Soviet Red Army: The War after The War

Soviet Red Army The War after The War

For many years after the war ended, it felt like Germans and especially those from Berlin, avoided discussing the events that followed the deadly battles, from May 1945 and immediately after.

The Soviet invasion, however, marked numerous territories and people who would only remember the voluntary, sometimes apolitical violence and the mass rape the Red Army continued to spread in Europe.

Although many of the soviet acts would paint a different picture of those times, in such cases – the liberation of the Jewish people who were left out of the concentration camps, being given the chance to return to their lives; or that fact that they made it possible for people in Poland to start using their language again after years of being repressed from doing so. One Hungarian girl remembers even running out in the street and hugging a Soviet soldier. That’s how liberated people would feel seeing the Red Army crossing their countries.

“We felt that we were liberated. I know that this is a cliche, and these words do not have any real meaning any more, but no matter how hard I think I cannot better describe the feeling we had, than to say that we were liberated. And not only did we feel like this, sitting there in the basement, weeping and holding one another’s hands: everyone there had the same feeling, that the world would finally turn into a different one, and that it really had been worthwhile for us to be born, ” confessed a countryman,, explaining what an impact had the Red Army on him and his wife, the National Post reports.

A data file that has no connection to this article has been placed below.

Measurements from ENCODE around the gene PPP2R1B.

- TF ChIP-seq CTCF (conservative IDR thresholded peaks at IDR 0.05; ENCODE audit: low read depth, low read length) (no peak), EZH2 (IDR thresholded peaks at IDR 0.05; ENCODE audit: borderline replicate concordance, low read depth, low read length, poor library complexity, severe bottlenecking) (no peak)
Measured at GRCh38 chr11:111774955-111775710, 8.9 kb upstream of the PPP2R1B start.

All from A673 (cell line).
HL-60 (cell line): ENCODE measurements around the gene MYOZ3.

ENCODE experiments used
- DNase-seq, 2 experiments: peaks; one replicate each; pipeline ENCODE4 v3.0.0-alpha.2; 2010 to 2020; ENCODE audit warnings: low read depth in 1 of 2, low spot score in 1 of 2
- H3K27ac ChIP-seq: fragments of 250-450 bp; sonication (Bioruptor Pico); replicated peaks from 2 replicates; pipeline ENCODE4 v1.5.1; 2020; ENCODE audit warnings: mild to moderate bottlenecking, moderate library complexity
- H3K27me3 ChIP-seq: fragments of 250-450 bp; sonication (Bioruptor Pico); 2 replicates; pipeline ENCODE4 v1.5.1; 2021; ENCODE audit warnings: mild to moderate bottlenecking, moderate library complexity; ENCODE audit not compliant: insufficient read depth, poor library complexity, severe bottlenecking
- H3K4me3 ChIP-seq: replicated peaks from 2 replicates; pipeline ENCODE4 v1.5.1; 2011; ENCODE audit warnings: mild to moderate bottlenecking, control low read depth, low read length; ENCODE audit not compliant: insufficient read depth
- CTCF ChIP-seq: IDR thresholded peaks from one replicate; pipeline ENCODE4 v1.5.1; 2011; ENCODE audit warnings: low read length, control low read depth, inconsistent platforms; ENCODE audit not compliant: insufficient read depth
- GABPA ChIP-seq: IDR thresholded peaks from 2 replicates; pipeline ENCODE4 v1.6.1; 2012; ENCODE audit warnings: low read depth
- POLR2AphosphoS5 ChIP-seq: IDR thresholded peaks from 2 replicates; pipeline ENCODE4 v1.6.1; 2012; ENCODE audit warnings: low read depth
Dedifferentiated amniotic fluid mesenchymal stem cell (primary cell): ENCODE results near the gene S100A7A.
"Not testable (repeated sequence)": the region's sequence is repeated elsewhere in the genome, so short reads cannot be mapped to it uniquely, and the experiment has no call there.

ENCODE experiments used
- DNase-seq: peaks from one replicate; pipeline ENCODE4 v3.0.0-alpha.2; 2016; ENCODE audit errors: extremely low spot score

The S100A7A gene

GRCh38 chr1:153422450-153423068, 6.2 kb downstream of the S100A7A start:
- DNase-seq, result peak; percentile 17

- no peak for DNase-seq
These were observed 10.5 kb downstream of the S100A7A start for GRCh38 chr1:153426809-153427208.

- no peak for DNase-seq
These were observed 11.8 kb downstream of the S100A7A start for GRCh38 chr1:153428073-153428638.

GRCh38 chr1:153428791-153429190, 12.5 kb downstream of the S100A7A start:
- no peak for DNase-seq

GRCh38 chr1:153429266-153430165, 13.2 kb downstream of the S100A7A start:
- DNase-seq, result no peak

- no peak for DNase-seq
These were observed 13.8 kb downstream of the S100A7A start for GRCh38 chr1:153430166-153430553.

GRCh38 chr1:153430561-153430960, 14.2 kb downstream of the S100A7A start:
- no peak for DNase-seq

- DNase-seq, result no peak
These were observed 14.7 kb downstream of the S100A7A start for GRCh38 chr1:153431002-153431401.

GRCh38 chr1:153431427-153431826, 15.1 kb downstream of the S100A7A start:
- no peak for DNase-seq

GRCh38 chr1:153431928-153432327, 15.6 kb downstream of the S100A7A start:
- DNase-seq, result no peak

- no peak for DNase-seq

Being taught about the poverty and the misery of the Eastern European countries, the Soviet soldiers were shocked to learn that capitalism didn’t hurt that much for those who have built two-story houses, who had beautiful big gardens, who were living in luxurious castles and mansions in Berlin.

Even those who earned their food and resources by owning only a few chickens and a couple of cows, would shadow the poverty and the living conditions present at the time in Russia.

Seeing the abundance of things people were having, they didn’t step back when confronted with the chance to help themselves to whatever goods they would stumble upon. They would steal liquor, furniture and bicycles, although the most popular items among the Red Army men seemed to be the wristwatches.

Russian soldiers were seen walking around and wearing up to 5-6 watches around their wrists. When a Russian soldier was captured in a photograph while he was raising the Soviet flag on the Berlin Reichstag, the picture had to go through several edits where the watches were being removed from it.

Another incident that hasn’t been forgotten, happened when American president Roosevelt was stopped by the audience while he was speaking to Stalin. When the president raised his arm, people shouted: “Mind your watch!”

Women of all ages were allegedly raped and sometimes killed. Most of the attacks were not even of due to political reasons or were not directed at Germans or Nazi groups. They came purely as acts of vengeance from which people were still dying and getting hurt and families were being torn apart or bullied.

Attacks would other times seem to come out of boredom from the Soviet Army, who would engage with the victims just because they happened to be in their way. One Soviet officer recalls a moment when “there was a frenzied scream and a girl ran into the warehouse, her long, braided blonde hair disheveled, her dress torn across her breast, shouting piercingly, “I’m Polish! Jesus Mary, I’m Polish!”

Ian Harvey

Ian Harvey is one of the authors writing for WAR HISTORY ONLINE